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Intestinal epithelial suppressor of cytokine signaling 3 (SOCS3) impacts on mucosal homeostasis in a model of chronic inflammation.

Research output: Contribution to Journal/MagazineJournal articlepeer-review

<mark>Journal publication date</mark>09/2017
<mark>Journal</mark>Immunity, Inflammation and Disease
Issue number3
Number of pages10
Pages (from-to)336-345
Publication StatusPublished
Early online date15/05/17
<mark>Original language</mark>English


Suppressor of cytokine signaling 3 (SOCS3) is a tumour suppressor, limiting intestinal epithelial cell (IEC) proliferation in acute inflammation, and tumour growth, but little is known regarding its role in mucosal homeostasis. Resistance to the intestinal helminth Trichuris muris relies on an "epithelial escalator" to expel the parasite. IEC turnover is restricted by parasite-induced indoleamine 2,3-dioxygenase (IDO).
Mice with or without conditional knockout of SOCS3 were infected with T. muris. Crypt depth, worm burden, and proliferating cells and IDO were quantified. SOCS3 knockdown was also performed in human IEC cell lines.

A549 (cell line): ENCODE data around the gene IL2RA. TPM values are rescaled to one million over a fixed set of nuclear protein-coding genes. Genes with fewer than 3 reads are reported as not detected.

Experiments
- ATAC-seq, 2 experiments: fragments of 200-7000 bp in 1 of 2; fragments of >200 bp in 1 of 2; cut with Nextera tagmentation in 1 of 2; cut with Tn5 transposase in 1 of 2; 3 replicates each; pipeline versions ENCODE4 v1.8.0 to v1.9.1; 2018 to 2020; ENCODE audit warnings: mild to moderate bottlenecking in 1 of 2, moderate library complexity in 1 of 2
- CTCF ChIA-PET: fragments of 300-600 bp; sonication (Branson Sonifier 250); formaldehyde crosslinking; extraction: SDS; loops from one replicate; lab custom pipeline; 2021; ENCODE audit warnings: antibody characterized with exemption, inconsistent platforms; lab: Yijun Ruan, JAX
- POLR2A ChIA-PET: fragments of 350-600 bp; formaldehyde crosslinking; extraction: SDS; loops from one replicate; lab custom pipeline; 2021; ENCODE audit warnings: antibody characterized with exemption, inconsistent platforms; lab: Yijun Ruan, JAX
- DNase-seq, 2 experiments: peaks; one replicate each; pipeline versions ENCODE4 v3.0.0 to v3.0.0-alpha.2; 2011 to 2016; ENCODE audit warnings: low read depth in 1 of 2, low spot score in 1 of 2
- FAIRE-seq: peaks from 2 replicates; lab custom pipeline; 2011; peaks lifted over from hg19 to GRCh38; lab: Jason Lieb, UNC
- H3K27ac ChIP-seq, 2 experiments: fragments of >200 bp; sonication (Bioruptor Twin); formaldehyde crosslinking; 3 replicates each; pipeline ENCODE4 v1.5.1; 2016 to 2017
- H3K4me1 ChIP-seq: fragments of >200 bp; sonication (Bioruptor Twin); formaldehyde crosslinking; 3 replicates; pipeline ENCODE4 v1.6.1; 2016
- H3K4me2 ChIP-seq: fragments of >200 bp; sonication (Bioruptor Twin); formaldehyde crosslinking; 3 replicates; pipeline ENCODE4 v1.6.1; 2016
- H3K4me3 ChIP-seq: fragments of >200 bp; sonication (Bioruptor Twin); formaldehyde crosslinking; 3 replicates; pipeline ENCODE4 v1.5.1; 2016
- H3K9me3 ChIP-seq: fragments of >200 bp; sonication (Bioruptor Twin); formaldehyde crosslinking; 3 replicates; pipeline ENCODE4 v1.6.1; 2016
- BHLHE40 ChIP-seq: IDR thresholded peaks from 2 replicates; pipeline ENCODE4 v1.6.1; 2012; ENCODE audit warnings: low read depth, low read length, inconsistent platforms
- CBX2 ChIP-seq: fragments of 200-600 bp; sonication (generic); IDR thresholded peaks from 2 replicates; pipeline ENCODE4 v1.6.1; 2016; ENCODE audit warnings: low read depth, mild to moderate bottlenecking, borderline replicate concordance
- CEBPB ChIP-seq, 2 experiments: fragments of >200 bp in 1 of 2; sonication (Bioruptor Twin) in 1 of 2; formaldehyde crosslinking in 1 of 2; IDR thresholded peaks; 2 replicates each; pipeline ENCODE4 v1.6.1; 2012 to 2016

Chronic T. muris infection increased expression of SOCS3 in wild-type mice. Lack of IEC SOCS3 led to a modest increase in epithelial turnover. This translated to a lower worm burden, but not complete elimination of the parasite suggesting a compensatory mechanism, possibly IDO, as seen in SOCS3 knockdown.
We report that SOCS3 impacts on IEC turnover following T. muris infection, potentially through enhancement of IDO. IDO may dampen the immune response which can drive IEC hyperproliferation in the absence of SOCS3, demonstrating the intricate interplay of immune signals regulating mucosal homeostasis, and suggesting a novel tumour suppressor role of SOCS3.